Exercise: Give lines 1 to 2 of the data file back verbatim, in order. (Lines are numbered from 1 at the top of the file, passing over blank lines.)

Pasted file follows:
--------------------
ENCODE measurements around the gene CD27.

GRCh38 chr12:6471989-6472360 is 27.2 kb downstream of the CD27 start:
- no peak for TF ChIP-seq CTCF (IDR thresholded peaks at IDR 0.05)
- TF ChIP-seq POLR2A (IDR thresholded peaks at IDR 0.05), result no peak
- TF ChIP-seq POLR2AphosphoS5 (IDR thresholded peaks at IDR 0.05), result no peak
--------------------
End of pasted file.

ENCODE measurements around the gene CD27.

GRCh38 chr12:6471989-6472360 is 27.2 kb downstream of the CD27 start: